When you are deploying a beacon fleet, time is short, and there are so many things to do, saving beacons’ battery life doesn’t always sound like a priority. The average lifespan of a beacon - two to three years - seems long, so either you don’t give it much thought, or you put off battery saving for some other time in the future. The trouble is, if you don’t optimize the energy consumption as soon as possible, you may be surprised how quickly your beacons’ batteries drain, and how much it costs you.
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It’s very likely that you budgeted beacon or battery replacements two years down the line. But are you sure that the configuration of your devices and the environment they’re deployed in enables them to last that long?
The more energy your beacons consume, the more often you have to replace the batteries. $2 per a single cell coin battery isn’t much, but when your fleet consists of hundreds or even thousands of beacons, the costs will rise significantly. They will increase even more if your beacons’ casings aren’t openable as then you’ll have to replace the devices themselves. While you’re aware this will be necessary at some point down the line, don’t let it happen in the first year.
Replacing a beacon fleet in the middle of an estimated lifetime will make your deployment less sustainable, and less profitable. Make sure you don’t have to cover the replacements sooner than you actually need (or planned) to.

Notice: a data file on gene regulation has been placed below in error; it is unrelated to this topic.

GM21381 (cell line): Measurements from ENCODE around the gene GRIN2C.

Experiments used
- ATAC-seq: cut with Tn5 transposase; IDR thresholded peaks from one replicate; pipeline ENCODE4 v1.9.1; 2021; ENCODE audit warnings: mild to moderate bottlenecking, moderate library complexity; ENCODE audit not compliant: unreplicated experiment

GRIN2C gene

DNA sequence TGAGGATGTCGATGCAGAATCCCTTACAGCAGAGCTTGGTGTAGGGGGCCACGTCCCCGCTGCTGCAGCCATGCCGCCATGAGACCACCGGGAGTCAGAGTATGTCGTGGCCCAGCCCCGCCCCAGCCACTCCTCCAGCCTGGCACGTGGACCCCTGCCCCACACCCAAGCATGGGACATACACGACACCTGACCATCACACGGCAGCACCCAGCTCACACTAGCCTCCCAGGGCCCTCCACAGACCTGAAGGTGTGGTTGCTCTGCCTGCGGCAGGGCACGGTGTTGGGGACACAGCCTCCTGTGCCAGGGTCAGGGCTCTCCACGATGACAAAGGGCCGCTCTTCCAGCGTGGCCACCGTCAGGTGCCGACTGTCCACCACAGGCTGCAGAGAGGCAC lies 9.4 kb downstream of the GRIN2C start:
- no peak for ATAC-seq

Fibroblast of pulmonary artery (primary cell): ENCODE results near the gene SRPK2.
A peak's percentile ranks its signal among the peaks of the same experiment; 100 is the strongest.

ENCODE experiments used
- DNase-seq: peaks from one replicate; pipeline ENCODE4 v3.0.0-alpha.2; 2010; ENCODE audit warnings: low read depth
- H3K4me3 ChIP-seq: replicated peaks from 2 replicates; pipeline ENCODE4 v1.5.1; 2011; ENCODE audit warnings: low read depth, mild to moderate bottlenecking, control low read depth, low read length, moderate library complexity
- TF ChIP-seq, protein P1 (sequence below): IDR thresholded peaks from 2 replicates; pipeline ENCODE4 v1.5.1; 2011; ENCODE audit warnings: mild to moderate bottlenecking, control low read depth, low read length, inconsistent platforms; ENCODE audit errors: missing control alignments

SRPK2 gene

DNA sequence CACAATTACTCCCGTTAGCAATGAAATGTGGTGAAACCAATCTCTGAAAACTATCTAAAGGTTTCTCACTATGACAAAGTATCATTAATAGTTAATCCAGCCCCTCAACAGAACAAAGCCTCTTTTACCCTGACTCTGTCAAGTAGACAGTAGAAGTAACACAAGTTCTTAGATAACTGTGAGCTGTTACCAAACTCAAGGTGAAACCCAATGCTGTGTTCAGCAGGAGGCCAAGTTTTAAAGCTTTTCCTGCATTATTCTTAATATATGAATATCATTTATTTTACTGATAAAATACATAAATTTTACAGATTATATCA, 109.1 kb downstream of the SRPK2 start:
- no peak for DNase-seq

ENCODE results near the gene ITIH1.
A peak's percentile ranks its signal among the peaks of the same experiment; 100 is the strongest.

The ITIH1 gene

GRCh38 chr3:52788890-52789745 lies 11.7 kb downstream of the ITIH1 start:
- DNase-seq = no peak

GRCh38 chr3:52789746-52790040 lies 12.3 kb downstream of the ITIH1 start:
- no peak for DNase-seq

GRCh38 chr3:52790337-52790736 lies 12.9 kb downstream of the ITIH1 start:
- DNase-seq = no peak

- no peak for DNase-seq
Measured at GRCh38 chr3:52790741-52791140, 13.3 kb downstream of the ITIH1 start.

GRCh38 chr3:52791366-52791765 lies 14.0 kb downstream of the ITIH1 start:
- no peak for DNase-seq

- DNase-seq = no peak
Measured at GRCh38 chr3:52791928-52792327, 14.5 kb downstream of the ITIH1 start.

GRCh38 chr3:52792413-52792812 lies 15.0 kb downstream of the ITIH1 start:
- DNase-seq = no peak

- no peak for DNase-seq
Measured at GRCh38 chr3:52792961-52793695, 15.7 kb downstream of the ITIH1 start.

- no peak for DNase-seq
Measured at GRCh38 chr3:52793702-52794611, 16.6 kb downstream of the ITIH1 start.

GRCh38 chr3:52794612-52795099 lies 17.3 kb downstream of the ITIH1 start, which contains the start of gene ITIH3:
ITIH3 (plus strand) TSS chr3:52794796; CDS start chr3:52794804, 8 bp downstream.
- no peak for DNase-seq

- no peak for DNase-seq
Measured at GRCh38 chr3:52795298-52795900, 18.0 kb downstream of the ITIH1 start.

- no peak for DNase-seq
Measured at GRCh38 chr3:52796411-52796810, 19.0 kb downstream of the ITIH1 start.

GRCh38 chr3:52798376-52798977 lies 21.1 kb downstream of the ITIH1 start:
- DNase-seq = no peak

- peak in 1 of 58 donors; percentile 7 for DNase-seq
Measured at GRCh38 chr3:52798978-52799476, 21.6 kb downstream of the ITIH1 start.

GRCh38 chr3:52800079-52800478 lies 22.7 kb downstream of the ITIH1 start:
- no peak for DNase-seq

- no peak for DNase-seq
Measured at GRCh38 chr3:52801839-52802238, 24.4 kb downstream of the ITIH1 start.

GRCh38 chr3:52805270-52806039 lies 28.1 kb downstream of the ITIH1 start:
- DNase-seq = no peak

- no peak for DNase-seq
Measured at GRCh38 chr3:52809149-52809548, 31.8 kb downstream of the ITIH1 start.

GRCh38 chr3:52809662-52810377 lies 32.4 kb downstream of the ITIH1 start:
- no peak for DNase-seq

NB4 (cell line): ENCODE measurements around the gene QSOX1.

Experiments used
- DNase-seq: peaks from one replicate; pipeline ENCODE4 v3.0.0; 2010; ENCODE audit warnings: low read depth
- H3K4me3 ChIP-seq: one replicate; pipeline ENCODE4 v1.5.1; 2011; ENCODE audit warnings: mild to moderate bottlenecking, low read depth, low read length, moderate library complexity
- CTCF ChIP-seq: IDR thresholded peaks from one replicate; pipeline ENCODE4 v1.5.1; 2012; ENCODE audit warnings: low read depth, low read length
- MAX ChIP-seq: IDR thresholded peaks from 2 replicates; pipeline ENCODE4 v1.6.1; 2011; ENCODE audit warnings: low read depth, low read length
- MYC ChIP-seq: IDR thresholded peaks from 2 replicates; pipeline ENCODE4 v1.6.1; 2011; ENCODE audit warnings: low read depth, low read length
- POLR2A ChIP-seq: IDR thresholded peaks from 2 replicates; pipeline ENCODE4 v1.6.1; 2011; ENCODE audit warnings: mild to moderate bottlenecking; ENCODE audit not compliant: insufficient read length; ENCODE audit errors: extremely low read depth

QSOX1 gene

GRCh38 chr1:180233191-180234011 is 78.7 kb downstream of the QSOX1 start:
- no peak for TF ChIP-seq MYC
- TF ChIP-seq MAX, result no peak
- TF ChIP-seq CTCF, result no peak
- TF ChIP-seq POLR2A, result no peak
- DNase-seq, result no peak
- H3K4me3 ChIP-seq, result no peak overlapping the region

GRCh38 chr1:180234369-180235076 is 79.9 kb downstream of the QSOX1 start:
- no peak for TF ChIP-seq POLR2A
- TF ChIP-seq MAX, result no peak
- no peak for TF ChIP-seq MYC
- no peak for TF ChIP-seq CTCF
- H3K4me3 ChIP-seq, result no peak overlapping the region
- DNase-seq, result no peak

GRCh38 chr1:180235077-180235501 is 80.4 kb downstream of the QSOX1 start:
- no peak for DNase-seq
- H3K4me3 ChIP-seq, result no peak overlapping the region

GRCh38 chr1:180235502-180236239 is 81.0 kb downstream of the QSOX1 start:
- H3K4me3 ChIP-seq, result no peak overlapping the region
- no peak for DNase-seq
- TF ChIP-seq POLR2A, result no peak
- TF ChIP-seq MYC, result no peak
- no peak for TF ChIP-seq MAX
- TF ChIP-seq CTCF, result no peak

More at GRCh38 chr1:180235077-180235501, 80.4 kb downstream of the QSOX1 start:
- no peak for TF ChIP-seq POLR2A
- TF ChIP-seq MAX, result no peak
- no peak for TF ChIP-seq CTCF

Beacons are not all created equal. They run on different configuration values, are deployed in different conditions, and so on. As a result, they won’t all die at the same time, which is actually both good and bad news.
On the plus side, even if you miss a notification that your beacon’s battery level is low and the battery eventually drains, there’s a chance that some beacon-enabled features in your app will keep working. If the entire fleet died at the same time, the app would stop triggering all proximity-aware content.
On the other hand, it means you can’t replace your batteries all at once. You’ll need to visit your venue a few times to replace all your batteries. This may be inconvenient and time-consuming, especially when replacing beacons deployed at different locations. And given that your beacons are usually firmly attached to the walls or ceilings (which makes a lot of sense in terms of the devices’ security), it may be even more troublesome.
If your beacons consume energy too fast, you may end up needing to hire someone exclusively dedicated to replacing beacons or batteries. Are you ready for such an investment at your stage of deployment?
When your beacon infrastructure is expanding across the world, bringing you millions of dollars in revenue, conserving your beacons’ battery life may not be a priority to you anymore (although we still suggest it should be). When you’re at the pilot or proof of concept stage, though, all of these scenarios may significantly decrease your ROI and eventually break your project.
Don’t let that happen.
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Ready to start saving your beacons’ battery lives? Check out our guide on how quickly and easily to do this today:
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